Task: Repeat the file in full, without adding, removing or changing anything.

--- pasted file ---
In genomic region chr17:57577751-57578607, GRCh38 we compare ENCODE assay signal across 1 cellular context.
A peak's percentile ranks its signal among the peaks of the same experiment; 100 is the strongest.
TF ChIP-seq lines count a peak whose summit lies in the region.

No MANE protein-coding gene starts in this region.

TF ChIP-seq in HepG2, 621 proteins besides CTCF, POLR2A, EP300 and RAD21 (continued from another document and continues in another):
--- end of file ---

In genomic region chr17:57577751-57578607, GRCh38 we compare ENCODE assay signal across 1 cellular context.
A peak's percentile ranks its signal among the peaks of the same experiment; 100 is the strongest.
TF ChIP-seq lines count a peak whose summit lies in the region.

No MANE protein-coding gene starts in this region.

TF ChIP-seq in HepG2, 621 proteins besides CTCF, POLR2A, EP300 and RAD21 (continued from another document and continues in another):